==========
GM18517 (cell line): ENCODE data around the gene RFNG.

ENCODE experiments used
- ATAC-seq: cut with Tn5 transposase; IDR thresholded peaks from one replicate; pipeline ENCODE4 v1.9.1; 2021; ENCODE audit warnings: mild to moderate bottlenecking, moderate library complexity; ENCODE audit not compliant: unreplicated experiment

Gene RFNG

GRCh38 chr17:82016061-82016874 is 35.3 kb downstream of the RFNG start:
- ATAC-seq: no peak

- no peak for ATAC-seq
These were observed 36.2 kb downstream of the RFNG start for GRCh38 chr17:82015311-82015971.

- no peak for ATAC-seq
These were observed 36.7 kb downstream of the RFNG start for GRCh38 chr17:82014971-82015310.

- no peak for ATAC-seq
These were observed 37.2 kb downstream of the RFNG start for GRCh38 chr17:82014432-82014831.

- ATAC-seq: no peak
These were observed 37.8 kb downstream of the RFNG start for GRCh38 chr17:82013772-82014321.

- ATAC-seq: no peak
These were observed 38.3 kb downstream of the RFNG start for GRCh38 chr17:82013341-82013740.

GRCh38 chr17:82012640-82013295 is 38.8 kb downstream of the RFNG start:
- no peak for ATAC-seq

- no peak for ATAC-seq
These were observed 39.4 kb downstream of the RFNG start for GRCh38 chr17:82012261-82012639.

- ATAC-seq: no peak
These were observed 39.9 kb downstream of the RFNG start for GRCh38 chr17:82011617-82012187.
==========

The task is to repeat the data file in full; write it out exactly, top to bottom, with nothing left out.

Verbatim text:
GM18517 (cell line): ENCODE data around the gene RFNG.

ENCODE experiments used
- ATAC-seq: cut with Tn5 transposase; IDR thresholded peaks from one replicate; pipeline ENCODE4 v1.9.1; 2021; ENCODE audit warnings: mild to moderate bottlenecking, moderate library complexity; ENCODE audit not compliant: unreplicated experiment

Gene RFNG

GRCh38 chr17:82016061-82016874 is 35.3 kb downstream of the RFNG start:
- ATAC-seq: no peak

- no peak for ATAC-seq
These were observed 36.2 kb downstream of the RFNG start for GRCh38 chr17:82015311-82015971.

- no peak for ATAC-seq
These were observed 36.7 kb downstream of the RFNG start for GRCh38 chr17:82014971-82015310.

- no peak for ATAC-seq
These were observed 37.2 kb downstream of the RFNG start for GRCh38 chr17:82014432-82014831.

- ATAC-seq: no peak
These were observed 37.8 kb downstream of the RFNG start for GRCh38 chr17:82013772-82014321.

- ATAC-seq: no peak
These were observed 38.3 kb downstream of the RFNG start for GRCh38 chr17:82013341-82013740.

GRCh38 chr17:82012640-82013295 is 38.8 kb downstream of the RFNG start:
- no peak for ATAC-seq

- no peak for ATAC-seq
These were observed 39.4 kb downstream of the RFNG start for GRCh38 chr17:82012261-82012639.

- ATAC-seq: no peak
These were observed 39.9 kb downstream of the RFNG start for GRCh38 chr17:82011617-82012187.